I am a Mechanical Engineering grad student, currently working on a project which will be scaled up in the new future to require quite some processing power. I am using C++ for the code that I have, and later plan on writing a parallel version of the code for running on distributed memory HPC systems. I do not possess a deep knowledge of the theoretical side of computing, and only know the parallel side of it.

I wanted to ask the community for suggestions on good, easy-to-read-and-understand books or non-video internet resources, which would help me start on parallel programming. Preferably a book which works with plenty of sample C++ codes for each concept that it dictates. I can definitely find more advanced books for myself later, but I would like to get started on my project work with minimum inertia, "in parallel" with my learning.

Do let me know if you know of such resources.

  • $\begingroup$ I'm not aware of a book, but you can learn it as well by considering code examples for using MPI. Once you understand the principles, you will likely be able to quickly apply it to your code as well. $\endgroup$
    – davidhigh
    Commented Apr 21, 2017 at 10:46
  • $\begingroup$ Would you then know of any good resources online for beginner MPI? I found a course by llnl and argonne national lab, but wanted something more well-structured than them. $\endgroup$ Commented Apr 21, 2017 at 20:17
  • $\begingroup$ Peter Pacheco has several very readable books on parallel programming including MPI and also several freely-available sets of notes: cs.usfca.edu/~peter/ppmpi $\endgroup$ Commented Apr 21, 2017 at 23:14
  • $\begingroup$ Well his books are good but none of them directly relate to C++. He also mentions that support for C++ is depreciating, which I have no idea of what it is, and his MPI-2 report that contained the C++ 'bindings' is a dead link, and I could not find a replacement copy on the internet. $\endgroup$ Commented Apr 22, 2017 at 17:21
  • $\begingroup$ Also look into the petsc library, which can save you a lot of work if your problem fits into what it can do. $\endgroup$
    – cfh
    Commented Apr 24, 2017 at 10:27

3 Answers 3


One of the first things that you need to understand about parallel programming is the difference between shared memory multiprocessor computer systems and distributed memory clusters.

A shared memory multiprocessor system is a computer in which several processor cores (which might be on one, two, or more integrated circuits) share the same memory. From the programmer's point of view, multiple processes created by the programmer can run on the different cores and share access to the memory. Parallel programs for scientific computing on shared memory systems are typically written using specialized language extensions such as OpenMP (which has C, C++, and Fortran versions.) The OpenMP language extensions make it easy to describe operations on arrays that are to be performed in parallel- the compiler takes care of distributing the work to the multiple processors.

A distributed memory cluster can be thought of as a large collection of computers, each of which has its own memory. In order to interact, processes running on these computers must explicitly send messages to each other. Parallel programs for scientific computing on distributed memory clusters are most commonly written using the message passing interface (MPI) library. Programming with MPI is more difficult than programming with OpenNMP because of the difficulty of deciding how to distribute the work and how processes will communicate by message passing.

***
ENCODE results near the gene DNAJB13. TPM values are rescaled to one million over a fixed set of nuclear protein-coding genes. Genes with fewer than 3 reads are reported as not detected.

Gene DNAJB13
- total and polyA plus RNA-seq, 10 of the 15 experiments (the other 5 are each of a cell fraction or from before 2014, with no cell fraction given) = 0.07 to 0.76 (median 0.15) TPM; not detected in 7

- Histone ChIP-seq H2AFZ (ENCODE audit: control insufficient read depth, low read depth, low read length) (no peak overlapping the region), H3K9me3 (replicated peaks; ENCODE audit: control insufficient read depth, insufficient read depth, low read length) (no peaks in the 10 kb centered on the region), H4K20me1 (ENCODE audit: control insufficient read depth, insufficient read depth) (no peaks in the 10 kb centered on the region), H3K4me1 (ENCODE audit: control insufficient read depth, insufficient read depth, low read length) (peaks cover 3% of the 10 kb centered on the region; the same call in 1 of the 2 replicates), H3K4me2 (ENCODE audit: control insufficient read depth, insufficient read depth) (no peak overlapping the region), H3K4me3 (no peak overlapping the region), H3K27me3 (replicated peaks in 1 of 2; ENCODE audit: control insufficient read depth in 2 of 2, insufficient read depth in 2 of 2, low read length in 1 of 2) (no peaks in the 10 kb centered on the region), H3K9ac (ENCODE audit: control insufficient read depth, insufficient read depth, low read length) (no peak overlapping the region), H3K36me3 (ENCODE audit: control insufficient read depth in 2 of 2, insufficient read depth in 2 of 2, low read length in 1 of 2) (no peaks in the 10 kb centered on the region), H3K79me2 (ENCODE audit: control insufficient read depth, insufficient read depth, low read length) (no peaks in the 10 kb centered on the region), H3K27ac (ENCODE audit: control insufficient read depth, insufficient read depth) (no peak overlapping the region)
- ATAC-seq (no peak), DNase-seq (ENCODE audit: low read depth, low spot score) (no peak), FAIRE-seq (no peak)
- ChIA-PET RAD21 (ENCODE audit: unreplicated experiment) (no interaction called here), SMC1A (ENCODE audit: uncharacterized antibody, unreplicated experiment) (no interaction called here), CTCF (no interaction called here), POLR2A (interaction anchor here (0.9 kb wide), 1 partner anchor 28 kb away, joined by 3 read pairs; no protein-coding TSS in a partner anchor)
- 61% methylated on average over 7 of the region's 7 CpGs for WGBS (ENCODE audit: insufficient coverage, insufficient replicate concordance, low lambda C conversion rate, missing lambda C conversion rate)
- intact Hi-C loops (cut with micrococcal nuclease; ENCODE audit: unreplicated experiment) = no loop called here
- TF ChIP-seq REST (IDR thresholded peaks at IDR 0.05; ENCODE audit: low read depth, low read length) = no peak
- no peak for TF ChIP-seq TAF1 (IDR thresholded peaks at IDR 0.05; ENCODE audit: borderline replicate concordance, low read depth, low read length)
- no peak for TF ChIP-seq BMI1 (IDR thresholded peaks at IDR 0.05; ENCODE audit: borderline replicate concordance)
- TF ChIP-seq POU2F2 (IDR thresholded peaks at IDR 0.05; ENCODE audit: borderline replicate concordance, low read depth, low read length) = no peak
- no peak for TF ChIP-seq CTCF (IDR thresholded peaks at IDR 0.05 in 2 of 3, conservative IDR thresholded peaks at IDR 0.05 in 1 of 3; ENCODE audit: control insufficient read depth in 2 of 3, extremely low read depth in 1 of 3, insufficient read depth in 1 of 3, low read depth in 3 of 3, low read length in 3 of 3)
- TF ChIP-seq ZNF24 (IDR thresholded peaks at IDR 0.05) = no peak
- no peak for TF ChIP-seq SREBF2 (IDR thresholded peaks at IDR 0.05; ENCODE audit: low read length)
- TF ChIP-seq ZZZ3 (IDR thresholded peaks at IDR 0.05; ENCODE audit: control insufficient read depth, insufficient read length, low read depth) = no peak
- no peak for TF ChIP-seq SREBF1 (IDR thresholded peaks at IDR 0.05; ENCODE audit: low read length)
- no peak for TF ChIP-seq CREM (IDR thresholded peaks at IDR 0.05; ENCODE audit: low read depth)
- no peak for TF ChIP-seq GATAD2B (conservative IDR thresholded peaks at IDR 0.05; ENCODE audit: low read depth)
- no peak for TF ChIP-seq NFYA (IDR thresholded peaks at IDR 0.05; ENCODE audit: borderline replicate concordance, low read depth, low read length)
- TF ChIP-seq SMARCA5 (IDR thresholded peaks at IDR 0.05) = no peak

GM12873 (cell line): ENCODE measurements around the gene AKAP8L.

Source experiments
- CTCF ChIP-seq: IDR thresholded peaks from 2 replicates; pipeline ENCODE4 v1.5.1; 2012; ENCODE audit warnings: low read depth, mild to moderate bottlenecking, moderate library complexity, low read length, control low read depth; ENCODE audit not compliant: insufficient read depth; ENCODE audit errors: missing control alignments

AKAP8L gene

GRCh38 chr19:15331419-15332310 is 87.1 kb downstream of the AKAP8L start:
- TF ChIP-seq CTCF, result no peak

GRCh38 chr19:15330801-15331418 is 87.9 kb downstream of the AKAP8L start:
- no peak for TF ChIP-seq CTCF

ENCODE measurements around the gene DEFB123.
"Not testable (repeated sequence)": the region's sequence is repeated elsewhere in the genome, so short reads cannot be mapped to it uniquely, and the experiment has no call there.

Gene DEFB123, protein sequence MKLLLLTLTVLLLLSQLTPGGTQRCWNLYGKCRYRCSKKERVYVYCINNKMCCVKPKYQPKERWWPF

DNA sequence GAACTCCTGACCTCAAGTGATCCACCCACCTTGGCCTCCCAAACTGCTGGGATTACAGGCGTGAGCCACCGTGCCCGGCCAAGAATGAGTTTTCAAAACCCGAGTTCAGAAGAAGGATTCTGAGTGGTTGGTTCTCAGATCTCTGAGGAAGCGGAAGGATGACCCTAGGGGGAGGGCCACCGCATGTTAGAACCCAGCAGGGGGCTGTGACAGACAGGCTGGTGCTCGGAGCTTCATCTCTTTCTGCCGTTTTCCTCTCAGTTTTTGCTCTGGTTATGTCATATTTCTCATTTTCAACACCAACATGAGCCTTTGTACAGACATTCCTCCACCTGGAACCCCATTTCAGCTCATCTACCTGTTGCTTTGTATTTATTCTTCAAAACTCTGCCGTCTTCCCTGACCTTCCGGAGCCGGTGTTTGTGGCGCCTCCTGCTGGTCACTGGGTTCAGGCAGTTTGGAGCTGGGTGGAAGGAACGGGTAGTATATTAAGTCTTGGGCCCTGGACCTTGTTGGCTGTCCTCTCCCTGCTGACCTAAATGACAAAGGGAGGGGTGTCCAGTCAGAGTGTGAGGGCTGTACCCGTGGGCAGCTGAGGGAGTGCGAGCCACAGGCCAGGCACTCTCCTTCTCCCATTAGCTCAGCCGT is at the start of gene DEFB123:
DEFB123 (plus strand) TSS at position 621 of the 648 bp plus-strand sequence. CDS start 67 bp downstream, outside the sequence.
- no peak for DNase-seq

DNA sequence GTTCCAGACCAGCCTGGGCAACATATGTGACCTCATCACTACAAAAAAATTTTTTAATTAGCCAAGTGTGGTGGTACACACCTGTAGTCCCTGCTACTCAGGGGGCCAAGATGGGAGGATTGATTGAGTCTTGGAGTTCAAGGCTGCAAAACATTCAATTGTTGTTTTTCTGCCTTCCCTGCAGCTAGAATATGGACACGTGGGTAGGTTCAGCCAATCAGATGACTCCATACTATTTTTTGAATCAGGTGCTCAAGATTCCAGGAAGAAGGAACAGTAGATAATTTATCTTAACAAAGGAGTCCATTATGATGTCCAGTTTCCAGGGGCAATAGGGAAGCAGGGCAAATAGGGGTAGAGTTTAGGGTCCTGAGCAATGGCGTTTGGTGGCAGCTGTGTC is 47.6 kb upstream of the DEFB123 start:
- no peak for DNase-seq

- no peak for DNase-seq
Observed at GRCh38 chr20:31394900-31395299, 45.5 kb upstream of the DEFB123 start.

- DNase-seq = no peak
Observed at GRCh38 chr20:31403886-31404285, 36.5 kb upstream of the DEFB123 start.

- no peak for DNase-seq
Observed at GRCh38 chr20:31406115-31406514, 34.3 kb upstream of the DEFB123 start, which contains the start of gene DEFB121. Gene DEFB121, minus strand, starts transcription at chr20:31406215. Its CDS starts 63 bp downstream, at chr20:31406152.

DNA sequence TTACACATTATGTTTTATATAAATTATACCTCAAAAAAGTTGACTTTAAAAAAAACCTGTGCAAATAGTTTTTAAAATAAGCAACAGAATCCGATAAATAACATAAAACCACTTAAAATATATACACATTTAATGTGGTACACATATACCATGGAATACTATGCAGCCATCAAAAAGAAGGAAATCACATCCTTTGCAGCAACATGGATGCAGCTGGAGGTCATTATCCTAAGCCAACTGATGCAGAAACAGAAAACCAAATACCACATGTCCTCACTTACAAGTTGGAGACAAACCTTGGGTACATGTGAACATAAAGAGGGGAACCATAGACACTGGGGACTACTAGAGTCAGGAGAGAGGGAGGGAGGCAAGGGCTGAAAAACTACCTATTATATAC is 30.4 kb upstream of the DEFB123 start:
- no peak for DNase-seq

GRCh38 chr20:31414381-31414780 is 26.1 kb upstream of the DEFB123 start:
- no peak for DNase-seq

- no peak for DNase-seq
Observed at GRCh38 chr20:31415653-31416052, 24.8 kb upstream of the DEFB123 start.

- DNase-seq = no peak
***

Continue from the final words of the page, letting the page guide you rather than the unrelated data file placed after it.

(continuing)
Note that a program written using MPI can be run on a shared memory system using a version of the MPI library that simply passes messages between processes through the shared memory. In that sense, an MPI program is much more flexible- it can run on either type of system. In comparison, you can't effectively run an OpenMP program on a distributed memory cluster.

Shared memory systems are typically limited in the number of processor cores and the amount of storage that can be used. In practice, you'll seldom find more than 64 processor cores or about 128 gigabytes of RAM in a shared memory system, while distributed memory clusters might have tens of thousands of processor cores and terabytes of memory.

For truly large scale parallel computing you will need to learn MPI. If you are willing and able to work within the limitations of a smaller shared memory system, than learning OpenMP will be an easier way to get started in parallel computing. For example, if you're using a desktop computer with 4 or 8 cores and you want to take advantage of those cores, then OpenMP is probably the best way to get started.

Other answers have already mentioned some books to get started with MPI. For OpenMP, I'd recommend that you start with the list of resources at



Here's a couple of resources for MPI for C language.


A User's Guide to MPI by Peter Pacheco. This is accessible from the page that @BillGreene referenced in his comment, but this is a convenient PDF while that is a rather inconvenient zipped PostScript.

I think both of these are good resources for beginners.

Regarding C++, it has indeed been deprecated. Here is a discussion. Just stick with the regular C bindings. There's no reason you can't use the regular C calls in a C++ code. If you really want, you can write your own C++ wrapper around the C interface or use Boost MPI, which is a C++ wrapper around MPI.


I quite liked Parallel Scientific Computing in C++ and MPI when I first used it few years ago. I've a feeling it's C++ is quite dated now and, as has already been observed, MPI and C++ don't play nicely together any more.


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